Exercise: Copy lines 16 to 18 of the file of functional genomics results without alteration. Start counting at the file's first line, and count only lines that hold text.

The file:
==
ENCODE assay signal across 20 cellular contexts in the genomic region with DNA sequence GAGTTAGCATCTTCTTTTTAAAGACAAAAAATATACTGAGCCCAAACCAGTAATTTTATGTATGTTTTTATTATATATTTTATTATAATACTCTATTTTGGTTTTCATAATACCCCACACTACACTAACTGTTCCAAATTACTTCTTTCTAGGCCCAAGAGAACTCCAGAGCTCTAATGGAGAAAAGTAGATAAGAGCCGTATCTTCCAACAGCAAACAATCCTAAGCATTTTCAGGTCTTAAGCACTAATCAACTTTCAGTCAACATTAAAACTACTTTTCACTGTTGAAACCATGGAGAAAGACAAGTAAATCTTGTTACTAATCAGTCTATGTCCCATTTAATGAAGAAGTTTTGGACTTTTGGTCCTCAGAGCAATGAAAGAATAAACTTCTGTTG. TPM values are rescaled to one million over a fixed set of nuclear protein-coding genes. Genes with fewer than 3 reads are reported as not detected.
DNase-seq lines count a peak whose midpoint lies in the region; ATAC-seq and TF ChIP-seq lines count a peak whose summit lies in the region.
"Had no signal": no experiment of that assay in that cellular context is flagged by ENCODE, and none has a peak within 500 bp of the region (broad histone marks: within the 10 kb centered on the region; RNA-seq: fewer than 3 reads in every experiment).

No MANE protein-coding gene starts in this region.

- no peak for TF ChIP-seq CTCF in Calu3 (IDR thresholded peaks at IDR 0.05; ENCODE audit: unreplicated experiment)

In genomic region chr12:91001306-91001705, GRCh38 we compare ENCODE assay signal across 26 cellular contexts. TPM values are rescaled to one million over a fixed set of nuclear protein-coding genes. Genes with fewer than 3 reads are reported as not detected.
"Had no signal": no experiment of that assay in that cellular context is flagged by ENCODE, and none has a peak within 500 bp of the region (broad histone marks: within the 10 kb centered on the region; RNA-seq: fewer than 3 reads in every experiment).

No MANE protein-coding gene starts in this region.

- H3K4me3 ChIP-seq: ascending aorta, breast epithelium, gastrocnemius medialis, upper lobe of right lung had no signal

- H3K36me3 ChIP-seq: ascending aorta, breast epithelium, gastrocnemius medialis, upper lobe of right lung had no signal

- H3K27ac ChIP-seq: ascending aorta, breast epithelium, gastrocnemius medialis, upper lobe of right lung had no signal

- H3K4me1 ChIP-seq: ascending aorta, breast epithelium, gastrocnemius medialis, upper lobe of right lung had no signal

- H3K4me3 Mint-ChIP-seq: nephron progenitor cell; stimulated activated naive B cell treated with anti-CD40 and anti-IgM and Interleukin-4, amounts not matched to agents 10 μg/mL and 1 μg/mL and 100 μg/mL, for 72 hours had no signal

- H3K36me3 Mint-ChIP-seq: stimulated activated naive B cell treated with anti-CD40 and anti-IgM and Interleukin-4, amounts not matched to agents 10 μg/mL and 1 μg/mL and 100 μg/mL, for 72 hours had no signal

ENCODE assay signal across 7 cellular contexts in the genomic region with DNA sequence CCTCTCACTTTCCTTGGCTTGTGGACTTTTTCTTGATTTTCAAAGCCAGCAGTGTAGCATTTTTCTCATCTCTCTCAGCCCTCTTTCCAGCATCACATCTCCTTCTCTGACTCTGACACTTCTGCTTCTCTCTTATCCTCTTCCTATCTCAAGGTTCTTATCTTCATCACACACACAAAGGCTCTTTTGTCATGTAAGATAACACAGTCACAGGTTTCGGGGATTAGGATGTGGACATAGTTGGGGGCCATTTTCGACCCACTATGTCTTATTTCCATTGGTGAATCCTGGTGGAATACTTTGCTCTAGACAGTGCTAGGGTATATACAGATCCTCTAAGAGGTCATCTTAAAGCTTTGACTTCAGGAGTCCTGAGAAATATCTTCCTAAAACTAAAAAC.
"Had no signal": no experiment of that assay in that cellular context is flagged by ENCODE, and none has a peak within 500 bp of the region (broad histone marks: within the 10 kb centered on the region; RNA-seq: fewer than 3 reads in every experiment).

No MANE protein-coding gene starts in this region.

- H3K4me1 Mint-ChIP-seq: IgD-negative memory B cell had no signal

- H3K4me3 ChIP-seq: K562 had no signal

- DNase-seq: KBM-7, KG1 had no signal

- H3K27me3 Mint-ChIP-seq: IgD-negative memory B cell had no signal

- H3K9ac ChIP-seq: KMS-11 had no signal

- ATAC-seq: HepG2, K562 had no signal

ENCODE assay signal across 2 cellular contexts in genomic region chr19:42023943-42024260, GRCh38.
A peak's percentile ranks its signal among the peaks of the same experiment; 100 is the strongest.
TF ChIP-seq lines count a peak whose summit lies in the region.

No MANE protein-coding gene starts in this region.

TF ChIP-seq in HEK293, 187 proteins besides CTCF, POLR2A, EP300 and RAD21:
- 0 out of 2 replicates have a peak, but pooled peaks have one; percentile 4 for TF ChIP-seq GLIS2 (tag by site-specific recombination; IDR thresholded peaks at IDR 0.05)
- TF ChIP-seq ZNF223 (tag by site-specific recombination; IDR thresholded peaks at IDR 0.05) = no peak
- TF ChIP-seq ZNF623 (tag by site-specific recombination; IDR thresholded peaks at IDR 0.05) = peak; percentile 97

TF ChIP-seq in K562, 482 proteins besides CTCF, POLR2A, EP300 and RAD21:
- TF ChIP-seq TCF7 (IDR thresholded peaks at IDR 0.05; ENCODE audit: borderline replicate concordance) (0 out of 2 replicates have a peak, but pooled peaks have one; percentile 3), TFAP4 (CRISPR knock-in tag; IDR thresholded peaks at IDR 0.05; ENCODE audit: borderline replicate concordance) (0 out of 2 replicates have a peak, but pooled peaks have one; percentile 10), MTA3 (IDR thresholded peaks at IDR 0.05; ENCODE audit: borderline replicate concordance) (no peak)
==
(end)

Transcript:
"Had no signal": no experiment of that assay in that cellular context is flagged by ENCODE, and none has a peak within 500 bp of the region (broad histone marks: within the 10 kb centered on the region; RNA-seq: fewer than 3 reads in every experiment).

No MANE protein-coding gene starts in this region.

- H3K4me1 Mint-ChIP-seq: IgD-negative memory B cell had no signal